David Frum, former speech writer for George W. Bush, wonders aloud: When Did the GOP Lose Touch With Reality? The German weekly Der Spiegel carries this article in its English-language edition: A Club of Liars, Demagogues and Ignoramuses. Even if this is rhetorical overkill, the Republican Party’s range of would-be presidential nominees is rather less than impressive. Those who were skeptical of Obama’s deliberate cultivation of messianic expectations in 2008 hoped he would face a credible opponent in 2012. But thus far the GOP has yet to deliver and shows no signs of doing so any time soon.
It is long past time to repeal the internal party reforms of the early 1970s. It used to be said that any boy could become president. Even if we update the gender reference, we should not be happy with such a possibility. Do we really want just anyone to be the CEO of earth’s remaining superpower? I sure don’t. When I was a child, delegates to a party’s convention actually chose its candidate for president. Party leaders in state, federal, and local politics did their best to put forward a candidate they believed was qualified for the position and had a good chance to beat his opponent. Yes, there were smoke-filled rooms. Yes, there was wheeling and dealing. Yes, the occasional Warren G. Harding would somehow make it past the filtering process. Nevertheless, obvious incompetents were generally weeded out before they got too far.
That all changed four decades ago when Democrats and Republicans sought to more thoroughly democratize their candidate-selection process through a series of binding primary elections and state caucuses. Now by convention time everyone knows who the party’s candidate will be. No genuine choices have to be made. If the voters have chosen a weak candidate, the party convention is nevertheless obligated to give him or her its backing. Not to do so would be perceived as undemocratic.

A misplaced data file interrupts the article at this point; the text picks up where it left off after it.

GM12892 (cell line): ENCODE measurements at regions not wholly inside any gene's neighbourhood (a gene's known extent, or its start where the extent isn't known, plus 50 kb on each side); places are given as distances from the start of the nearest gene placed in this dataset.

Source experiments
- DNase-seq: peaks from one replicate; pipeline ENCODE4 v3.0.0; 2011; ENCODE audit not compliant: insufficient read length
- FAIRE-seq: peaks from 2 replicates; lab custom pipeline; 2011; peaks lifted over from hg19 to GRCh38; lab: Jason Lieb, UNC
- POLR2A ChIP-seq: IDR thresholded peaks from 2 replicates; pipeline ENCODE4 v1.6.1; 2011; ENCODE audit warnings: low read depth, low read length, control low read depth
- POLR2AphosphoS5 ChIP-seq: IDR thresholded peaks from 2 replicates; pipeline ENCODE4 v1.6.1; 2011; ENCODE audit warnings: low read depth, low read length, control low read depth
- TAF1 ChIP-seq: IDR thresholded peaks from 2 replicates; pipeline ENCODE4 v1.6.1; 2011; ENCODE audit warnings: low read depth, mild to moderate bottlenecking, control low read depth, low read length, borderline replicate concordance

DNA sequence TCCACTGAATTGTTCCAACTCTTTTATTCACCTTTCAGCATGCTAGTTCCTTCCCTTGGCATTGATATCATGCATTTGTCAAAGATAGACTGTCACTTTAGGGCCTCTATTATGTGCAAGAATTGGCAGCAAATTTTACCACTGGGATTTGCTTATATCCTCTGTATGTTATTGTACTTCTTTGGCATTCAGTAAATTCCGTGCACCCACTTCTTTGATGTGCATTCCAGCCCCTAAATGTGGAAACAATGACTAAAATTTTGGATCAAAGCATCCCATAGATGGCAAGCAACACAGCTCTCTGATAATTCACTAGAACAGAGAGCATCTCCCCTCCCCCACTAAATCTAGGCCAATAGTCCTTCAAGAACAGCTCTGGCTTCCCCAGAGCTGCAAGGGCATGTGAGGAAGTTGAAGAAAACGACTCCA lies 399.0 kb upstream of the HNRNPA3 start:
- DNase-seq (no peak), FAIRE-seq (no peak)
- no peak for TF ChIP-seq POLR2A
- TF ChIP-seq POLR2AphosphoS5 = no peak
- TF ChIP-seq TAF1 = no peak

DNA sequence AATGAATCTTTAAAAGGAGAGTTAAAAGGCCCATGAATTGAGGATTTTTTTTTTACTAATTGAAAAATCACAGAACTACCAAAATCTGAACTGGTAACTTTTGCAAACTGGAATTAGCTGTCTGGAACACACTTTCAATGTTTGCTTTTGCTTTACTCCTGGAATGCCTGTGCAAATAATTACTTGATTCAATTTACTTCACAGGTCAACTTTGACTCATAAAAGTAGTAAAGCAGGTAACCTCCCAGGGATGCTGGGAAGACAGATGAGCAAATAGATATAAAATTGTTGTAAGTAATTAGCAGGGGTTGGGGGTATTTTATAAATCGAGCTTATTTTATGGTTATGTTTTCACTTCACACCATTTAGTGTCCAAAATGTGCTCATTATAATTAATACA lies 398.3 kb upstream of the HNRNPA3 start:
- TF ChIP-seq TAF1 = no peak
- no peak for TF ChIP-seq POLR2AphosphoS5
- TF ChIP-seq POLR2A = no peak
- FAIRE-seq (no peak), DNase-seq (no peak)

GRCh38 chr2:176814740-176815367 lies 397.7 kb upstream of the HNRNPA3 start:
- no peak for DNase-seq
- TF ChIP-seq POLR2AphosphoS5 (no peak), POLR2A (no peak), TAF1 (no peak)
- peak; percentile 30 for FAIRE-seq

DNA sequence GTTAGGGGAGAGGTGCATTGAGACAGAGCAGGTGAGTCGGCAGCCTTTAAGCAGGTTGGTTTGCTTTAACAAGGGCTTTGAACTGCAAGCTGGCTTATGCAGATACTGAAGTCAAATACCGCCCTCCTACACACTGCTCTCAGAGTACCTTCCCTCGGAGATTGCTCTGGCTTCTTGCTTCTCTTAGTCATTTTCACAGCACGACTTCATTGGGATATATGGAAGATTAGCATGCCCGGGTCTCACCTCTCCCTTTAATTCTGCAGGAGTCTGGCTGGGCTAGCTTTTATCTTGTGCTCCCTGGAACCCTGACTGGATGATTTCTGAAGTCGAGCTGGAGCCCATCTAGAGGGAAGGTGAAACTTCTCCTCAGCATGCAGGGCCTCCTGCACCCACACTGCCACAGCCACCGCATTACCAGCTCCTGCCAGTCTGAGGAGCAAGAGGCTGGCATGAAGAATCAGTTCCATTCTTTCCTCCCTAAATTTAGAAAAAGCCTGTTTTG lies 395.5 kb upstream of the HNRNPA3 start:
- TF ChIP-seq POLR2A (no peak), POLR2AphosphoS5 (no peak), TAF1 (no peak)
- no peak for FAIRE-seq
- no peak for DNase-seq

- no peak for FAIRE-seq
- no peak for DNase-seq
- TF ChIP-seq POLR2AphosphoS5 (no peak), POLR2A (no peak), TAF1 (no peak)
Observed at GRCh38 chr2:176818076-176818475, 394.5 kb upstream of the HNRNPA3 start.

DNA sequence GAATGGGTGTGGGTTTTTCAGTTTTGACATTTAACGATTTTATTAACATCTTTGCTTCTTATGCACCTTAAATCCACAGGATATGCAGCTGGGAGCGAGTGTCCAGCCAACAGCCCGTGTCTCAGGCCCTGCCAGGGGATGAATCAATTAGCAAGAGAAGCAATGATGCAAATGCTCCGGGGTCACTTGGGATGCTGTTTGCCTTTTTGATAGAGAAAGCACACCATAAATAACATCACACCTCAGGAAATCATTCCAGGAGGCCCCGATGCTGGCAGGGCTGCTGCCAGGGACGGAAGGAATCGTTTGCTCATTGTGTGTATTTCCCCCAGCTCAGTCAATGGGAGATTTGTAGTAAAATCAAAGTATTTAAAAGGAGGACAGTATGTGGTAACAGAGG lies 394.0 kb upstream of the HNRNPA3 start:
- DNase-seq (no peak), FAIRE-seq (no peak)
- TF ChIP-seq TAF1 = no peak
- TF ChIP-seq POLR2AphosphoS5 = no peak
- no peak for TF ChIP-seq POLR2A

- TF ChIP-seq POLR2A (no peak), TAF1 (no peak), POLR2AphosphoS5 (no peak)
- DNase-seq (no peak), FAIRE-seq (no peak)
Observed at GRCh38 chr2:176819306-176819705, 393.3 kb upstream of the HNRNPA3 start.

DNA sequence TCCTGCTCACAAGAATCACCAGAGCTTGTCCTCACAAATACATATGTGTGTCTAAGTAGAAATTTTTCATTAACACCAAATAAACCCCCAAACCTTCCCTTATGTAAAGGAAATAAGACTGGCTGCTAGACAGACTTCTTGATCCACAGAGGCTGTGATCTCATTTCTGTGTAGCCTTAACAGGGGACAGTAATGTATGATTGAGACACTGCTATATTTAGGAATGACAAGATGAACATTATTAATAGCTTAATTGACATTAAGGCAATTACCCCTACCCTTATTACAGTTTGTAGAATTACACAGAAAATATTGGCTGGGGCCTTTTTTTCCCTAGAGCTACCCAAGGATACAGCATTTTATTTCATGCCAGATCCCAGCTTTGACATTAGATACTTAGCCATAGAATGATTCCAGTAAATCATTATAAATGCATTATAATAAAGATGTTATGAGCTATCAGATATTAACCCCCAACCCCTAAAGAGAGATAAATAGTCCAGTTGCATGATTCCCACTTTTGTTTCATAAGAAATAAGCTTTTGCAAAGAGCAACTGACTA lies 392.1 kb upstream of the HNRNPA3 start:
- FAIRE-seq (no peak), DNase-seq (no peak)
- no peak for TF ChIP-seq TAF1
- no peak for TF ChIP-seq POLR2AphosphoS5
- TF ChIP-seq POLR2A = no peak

Philosopher Yves R. Simon observed that a democratic constitution needs non-democratic elements if it is to survive and flourish. There is truth in the ancient Greek and Roman preference for the classical mixed constitution, combining the best elements of monarchy, aristocracy, and democracy into a stable and enduring form of government. That the current crop of Republican candidates is being taken seriously as presidential contenders is a sign that things have got out of hand. It may be time to make the candidate-selection process within the parties a little less democratic for the sake of preserving the competitive character of electoral politics in the United States. It may be too late for 2012, but let’s shoot for 2016.
David Koyzis teaches politics at Redeemer University College and is the author of Political Visions and Illusions. He has recently completed a book manuscript on authority, office, and the image of God.